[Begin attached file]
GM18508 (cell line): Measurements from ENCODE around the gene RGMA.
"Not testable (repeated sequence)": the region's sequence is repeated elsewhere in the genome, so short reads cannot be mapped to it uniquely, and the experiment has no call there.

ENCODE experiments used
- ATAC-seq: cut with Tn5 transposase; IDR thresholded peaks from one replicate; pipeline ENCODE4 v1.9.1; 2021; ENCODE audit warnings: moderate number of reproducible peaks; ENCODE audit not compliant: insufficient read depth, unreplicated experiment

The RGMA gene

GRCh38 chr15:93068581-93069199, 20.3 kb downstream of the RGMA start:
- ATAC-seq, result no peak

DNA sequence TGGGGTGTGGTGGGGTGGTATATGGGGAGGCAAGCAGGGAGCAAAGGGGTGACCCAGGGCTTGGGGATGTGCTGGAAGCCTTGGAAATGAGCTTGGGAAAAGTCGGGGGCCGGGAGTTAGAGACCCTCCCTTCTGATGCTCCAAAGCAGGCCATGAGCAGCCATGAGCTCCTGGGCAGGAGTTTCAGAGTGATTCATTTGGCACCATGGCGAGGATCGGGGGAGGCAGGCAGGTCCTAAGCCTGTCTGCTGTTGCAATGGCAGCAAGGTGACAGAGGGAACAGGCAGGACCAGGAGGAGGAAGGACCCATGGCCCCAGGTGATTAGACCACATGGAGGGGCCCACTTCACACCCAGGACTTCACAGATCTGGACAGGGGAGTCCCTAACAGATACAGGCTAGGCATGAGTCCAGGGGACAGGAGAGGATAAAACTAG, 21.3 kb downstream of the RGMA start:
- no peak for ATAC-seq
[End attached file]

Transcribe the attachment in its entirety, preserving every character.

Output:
GM18508 (cell line): Measurements from ENCODE around the gene RGMA.
"Not testable (repeated sequence)": the region's sequence is repeated elsewhere in the genome, so short reads cannot be mapped to it uniquely, and the experiment has no call there.

ENCODE experiments used
- ATAC-seq: cut with Tn5 transposase; IDR thresholded peaks from one replicate; pipeline ENCODE4 v1.9.1; 2021; ENCODE audit warnings: moderate number of reproducible peaks; ENCODE audit not compliant: insufficient read depth, unreplicated experiment

The RGMA gene

GRCh38 chr15:93068581-93069199, 20.3 kb downstream of the RGMA start:
- ATAC-seq, result no peak

DNA sequence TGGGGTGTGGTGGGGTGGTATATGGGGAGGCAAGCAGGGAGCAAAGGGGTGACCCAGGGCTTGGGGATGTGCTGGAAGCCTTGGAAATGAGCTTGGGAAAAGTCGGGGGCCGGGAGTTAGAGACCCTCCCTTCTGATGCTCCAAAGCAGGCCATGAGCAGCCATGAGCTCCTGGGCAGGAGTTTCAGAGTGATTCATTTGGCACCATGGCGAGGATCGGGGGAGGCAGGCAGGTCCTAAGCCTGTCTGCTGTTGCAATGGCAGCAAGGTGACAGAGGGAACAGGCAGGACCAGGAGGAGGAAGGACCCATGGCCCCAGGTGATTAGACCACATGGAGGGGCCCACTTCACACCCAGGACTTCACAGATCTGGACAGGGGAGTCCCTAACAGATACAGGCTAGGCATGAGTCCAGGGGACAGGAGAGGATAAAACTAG, 21.3 kb downstream of the RGMA start:
- no peak for ATAC-seq